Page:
The Navy’s Advanced Anti-Radiation Guided Missile (AARGM) successfully completed its first test on the EA-18G Growler in China Lake, Calif. May 25.
A combined government/industry team conducted the EA-18G captive carry flight test in parallel with the ongoing AARGM Integrated Test & Evaluation phase on the FA-18 C/D aircraft.
Captive carry tests are simulated launches where the weapon stays on the aircraft. The team gathers information from sensors on the weapon to evaluate AARGM performance.
“AARGM is a very capable weapon performing a complex mission. VX-31 and VX-9 have done a superb job of carrying and testing the weapon on FA-18C/Ds as well as Super Hornets,” said Cmdr. Chad Reed, deputy program manager for Anti-Radiation Missiles within the Direct and Time Sensitive Strike program office (PMA-242). “AARGM has the potential to be a superb compliment, a force multiplier, in fulfilling current Growler missions.”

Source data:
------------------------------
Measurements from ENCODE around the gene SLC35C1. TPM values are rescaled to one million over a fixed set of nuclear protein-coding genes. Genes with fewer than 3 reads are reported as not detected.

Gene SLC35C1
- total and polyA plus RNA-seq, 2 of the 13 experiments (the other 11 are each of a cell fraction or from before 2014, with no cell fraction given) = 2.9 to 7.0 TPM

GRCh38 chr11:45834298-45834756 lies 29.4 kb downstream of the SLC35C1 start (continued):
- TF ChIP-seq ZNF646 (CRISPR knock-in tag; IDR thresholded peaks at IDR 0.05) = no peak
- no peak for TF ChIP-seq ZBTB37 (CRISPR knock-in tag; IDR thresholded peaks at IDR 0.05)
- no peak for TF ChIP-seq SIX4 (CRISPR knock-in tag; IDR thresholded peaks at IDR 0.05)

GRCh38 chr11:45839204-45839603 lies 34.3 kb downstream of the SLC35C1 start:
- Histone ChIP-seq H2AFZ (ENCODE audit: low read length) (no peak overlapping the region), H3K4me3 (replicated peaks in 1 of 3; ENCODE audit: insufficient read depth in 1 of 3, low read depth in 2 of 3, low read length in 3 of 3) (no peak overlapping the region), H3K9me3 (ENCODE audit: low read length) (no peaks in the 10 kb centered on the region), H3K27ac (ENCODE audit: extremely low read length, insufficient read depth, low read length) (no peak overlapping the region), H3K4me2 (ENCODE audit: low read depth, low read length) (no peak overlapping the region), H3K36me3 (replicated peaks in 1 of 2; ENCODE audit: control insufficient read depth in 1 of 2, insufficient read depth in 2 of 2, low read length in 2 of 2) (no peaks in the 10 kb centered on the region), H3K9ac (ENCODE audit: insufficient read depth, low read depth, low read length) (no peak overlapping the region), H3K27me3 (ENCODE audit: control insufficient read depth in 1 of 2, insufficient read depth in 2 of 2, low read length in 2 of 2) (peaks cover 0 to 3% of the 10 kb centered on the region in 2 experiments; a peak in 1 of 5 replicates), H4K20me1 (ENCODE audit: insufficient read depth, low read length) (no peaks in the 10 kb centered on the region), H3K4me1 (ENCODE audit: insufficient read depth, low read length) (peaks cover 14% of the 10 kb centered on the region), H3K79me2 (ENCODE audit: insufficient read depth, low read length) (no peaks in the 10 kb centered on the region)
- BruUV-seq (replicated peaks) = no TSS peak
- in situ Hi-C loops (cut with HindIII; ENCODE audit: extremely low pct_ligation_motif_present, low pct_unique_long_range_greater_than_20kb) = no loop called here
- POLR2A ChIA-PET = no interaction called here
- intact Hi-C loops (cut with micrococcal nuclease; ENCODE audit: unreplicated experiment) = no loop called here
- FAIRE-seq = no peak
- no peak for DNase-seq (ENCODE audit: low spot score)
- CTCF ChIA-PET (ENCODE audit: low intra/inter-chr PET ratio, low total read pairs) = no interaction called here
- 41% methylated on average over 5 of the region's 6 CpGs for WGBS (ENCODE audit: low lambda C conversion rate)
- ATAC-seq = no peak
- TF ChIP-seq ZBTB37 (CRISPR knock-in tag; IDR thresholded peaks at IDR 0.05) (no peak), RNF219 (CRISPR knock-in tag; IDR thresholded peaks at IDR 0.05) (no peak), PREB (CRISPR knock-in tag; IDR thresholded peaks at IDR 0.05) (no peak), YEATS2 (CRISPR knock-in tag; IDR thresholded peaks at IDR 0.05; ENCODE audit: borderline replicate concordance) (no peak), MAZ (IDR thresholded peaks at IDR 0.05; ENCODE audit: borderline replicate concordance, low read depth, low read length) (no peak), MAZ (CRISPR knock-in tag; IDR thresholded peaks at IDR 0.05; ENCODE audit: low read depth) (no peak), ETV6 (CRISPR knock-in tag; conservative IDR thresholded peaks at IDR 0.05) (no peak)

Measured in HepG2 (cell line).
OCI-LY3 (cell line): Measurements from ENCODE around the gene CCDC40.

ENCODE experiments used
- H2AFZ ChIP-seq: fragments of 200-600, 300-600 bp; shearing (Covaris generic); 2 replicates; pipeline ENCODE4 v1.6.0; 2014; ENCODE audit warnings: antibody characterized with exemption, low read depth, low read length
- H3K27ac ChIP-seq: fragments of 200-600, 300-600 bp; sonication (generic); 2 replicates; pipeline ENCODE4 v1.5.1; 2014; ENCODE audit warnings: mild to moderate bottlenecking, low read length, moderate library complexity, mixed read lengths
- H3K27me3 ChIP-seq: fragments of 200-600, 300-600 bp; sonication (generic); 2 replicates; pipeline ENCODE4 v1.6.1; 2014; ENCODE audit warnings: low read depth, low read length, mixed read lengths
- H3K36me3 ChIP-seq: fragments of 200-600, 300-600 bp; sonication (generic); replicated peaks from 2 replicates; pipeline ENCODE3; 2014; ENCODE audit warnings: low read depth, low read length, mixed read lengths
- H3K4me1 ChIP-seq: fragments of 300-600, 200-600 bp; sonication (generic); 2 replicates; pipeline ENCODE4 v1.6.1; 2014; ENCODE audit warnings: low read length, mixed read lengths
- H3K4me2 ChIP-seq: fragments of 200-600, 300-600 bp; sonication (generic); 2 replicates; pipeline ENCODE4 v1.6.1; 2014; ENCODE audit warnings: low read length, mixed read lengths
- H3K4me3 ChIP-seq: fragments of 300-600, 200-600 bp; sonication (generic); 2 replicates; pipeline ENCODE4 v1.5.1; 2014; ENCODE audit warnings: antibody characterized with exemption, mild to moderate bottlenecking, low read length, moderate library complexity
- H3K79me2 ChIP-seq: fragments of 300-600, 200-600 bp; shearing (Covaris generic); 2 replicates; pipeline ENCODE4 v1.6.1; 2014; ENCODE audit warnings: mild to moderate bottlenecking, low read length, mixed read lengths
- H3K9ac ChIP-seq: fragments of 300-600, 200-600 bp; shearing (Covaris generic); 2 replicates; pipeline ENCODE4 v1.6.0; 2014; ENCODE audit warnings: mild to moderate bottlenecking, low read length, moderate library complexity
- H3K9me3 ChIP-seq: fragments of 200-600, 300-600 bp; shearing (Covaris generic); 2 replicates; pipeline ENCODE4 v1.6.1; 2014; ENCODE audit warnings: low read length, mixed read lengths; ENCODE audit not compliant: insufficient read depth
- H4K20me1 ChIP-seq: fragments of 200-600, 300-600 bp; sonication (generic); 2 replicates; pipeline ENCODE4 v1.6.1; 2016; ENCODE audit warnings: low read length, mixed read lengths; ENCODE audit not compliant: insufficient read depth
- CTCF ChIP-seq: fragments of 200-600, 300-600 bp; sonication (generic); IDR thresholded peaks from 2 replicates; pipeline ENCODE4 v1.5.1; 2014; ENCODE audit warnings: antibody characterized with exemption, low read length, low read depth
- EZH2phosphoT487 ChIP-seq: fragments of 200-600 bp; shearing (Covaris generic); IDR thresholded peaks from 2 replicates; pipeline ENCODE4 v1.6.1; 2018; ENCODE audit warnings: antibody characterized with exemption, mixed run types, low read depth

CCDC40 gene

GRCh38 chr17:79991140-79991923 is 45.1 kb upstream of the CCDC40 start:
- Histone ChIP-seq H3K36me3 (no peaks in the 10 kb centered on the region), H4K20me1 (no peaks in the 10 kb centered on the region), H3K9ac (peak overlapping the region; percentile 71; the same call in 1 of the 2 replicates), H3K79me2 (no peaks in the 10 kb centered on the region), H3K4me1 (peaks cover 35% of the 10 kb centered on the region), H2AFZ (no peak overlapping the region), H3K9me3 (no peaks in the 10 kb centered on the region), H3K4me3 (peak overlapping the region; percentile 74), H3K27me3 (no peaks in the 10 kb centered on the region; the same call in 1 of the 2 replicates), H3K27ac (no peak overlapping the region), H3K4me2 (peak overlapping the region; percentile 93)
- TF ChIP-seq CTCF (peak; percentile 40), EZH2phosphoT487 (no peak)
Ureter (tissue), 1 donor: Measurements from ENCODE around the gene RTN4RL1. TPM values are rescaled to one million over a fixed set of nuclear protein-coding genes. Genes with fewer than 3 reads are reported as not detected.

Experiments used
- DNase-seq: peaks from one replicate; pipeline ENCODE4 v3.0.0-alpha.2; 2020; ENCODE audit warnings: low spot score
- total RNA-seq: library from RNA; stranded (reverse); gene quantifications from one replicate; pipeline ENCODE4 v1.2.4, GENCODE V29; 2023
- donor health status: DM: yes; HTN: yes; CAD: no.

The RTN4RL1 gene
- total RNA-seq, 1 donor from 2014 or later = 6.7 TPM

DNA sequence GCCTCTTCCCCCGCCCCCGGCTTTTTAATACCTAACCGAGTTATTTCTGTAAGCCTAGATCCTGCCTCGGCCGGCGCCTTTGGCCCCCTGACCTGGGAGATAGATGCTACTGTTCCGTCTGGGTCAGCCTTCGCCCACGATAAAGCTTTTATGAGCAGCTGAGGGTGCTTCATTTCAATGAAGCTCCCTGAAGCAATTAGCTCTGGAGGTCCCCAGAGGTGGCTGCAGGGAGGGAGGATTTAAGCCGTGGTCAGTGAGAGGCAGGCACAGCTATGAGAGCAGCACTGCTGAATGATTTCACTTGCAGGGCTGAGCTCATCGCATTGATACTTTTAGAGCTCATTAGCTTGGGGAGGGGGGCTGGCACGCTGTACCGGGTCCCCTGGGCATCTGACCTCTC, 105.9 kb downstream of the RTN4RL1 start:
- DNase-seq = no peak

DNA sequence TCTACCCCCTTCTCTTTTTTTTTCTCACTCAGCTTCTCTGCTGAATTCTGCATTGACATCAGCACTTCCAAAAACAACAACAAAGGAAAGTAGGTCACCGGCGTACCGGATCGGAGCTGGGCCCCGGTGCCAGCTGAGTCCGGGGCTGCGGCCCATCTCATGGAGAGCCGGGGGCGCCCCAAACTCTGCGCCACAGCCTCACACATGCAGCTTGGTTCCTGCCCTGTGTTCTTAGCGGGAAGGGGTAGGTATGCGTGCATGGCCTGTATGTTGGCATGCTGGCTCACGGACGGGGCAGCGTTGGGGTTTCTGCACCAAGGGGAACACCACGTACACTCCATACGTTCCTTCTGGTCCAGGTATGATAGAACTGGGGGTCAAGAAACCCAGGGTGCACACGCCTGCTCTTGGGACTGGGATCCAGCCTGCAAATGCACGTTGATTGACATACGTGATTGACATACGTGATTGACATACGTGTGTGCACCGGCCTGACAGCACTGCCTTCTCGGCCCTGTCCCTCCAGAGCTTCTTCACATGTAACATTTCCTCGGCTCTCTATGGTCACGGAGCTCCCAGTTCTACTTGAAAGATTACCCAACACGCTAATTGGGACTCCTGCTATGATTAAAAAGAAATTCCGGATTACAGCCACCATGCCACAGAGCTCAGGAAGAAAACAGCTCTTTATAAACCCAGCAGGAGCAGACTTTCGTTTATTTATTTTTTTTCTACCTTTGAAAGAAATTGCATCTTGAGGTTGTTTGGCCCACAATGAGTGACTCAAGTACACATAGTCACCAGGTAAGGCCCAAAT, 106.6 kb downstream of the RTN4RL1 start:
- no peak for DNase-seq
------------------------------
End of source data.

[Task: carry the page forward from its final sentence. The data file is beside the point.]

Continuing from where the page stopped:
A complement to the existing AGM-88C High-speed Anti-Radiation Missile (HARM), AARGM provides the warfighter with a supersonic, air-launched tactical missile to be carried on the FA-18C/D, and Italian Air Force Tornado electronic countermeasures/reconnaissance aircraft.
“AARGM has demonstrated a much greater accuracy than our existing HARM inventory in striking hostile emitters,” Reed added. “The weapon is specifically designed to increase our warfighting capabilities in neutralizing enemy air defenses and will provide aircrews with an additional tool for the electronic attack mission.”
According to Reed, the successful integration of AARGM with the EA-18G on this milestone first flight, as well as with F/A-18E/F aircraft bodes well for the success of the program. AARGM has already flown more than 175 flight hours since November 2010, including 25 hours on Super Hornet and Growler aircraft.